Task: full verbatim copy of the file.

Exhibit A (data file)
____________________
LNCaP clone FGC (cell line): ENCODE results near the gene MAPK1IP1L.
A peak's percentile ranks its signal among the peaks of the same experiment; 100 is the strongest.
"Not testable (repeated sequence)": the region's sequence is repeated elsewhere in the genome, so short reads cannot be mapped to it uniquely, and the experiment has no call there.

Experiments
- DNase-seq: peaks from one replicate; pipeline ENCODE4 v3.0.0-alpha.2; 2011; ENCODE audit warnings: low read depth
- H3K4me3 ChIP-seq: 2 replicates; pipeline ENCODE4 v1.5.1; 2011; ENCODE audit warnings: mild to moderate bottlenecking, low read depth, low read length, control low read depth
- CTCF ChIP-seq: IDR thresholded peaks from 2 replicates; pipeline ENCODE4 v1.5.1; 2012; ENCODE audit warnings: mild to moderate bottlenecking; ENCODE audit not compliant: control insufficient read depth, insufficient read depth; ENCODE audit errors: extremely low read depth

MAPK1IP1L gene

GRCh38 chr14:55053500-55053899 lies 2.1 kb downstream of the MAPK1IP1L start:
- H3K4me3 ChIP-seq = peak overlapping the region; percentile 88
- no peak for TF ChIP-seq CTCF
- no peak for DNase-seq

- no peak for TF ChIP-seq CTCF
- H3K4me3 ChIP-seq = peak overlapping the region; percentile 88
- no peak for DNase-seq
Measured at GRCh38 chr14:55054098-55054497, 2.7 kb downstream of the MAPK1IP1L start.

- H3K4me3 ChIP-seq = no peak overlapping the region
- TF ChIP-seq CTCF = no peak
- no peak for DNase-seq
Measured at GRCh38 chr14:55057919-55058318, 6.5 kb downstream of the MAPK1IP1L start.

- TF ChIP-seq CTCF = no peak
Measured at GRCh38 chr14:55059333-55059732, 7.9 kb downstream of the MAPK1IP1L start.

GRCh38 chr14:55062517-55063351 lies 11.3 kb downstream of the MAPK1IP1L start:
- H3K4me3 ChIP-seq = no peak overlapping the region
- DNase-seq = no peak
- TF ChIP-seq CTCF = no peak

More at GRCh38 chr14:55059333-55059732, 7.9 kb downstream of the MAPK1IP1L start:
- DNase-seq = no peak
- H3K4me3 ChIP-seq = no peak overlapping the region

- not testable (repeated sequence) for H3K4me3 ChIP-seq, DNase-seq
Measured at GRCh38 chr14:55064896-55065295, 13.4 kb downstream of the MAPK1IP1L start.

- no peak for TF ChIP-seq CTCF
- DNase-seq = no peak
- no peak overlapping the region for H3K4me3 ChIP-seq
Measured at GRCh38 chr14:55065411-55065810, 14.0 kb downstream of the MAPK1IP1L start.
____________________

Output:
LNCaP clone FGC (cell line): ENCODE results near the gene MAPK1IP1L.
A peak's percentile ranks its signal among the peaks of the same experiment; 100 is the strongest.
"Not testable (repeated sequence)": the region's sequence is repeated elsewhere in the genome, so short reads cannot be mapped to it uniquely, and the experiment has no call there.

Experiments
- DNase-seq: peaks from one replicate; pipeline ENCODE4 v3.0.0-alpha.2; 2011; ENCODE audit warnings: low read depth
- H3K4me3 ChIP-seq: 2 replicates; pipeline ENCODE4 v1.5.1; 2011; ENCODE audit warnings: mild to moderate bottlenecking, low read depth, low read length, control low read depth
- CTCF ChIP-seq: IDR thresholded peaks from 2 replicates; pipeline ENCODE4 v1.5.1; 2012; ENCODE audit warnings: mild to moderate bottlenecking; ENCODE audit not compliant: control insufficient read depth, insufficient read depth; ENCODE audit errors: extremely low read depth

MAPK1IP1L gene

GRCh38 chr14:55053500-55053899 lies 2.1 kb downstream of the MAPK1IP1L start:
- H3K4me3 ChIP-seq = peak overlapping the region; percentile 88
- no peak for TF ChIP-seq CTCF
- no peak for DNase-seq

- no peak for TF ChIP-seq CTCF
- H3K4me3 ChIP-seq = peak overlapping the region; percentile 88
- no peak for DNase-seq
Measured at GRCh38 chr14:55054098-55054497, 2.7 kb downstream of the MAPK1IP1L start.

- H3K4me3 ChIP-seq = no peak overlapping the region
- TF ChIP-seq CTCF = no peak
- no peak for DNase-seq
Measured at GRCh38 chr14:55057919-55058318, 6.5 kb downstream of the MAPK1IP1L start.

- TF ChIP-seq CTCF = no peak
Measured at GRCh38 chr14:55059333-55059732, 7.9 kb downstream of the MAPK1IP1L start.

GRCh38 chr14:55062517-55063351 lies 11.3 kb downstream of the MAPK1IP1L start:
- H3K4me3 ChIP-seq = no peak overlapping the region
- DNase-seq = no peak
- TF ChIP-seq CTCF = no peak

More at GRCh38 chr14:55059333-55059732, 7.9 kb downstream of the MAPK1IP1L start:
- DNase-seq = no peak
- H3K4me3 ChIP-seq = no peak overlapping the region

- not testable (repeated sequence) for H3K4me3 ChIP-seq, DNase-seq
Measured at GRCh38 chr14:55064896-55065295, 13.4 kb downstream of the MAPK1IP1L start.

- no peak for TF ChIP-seq CTCF
- DNase-seq = no peak
- no peak overlapping the region for H3K4me3 ChIP-seq
Measured at GRCh38 chr14:55065411-55065810, 14.0 kb downstream of the MAPK1IP1L start.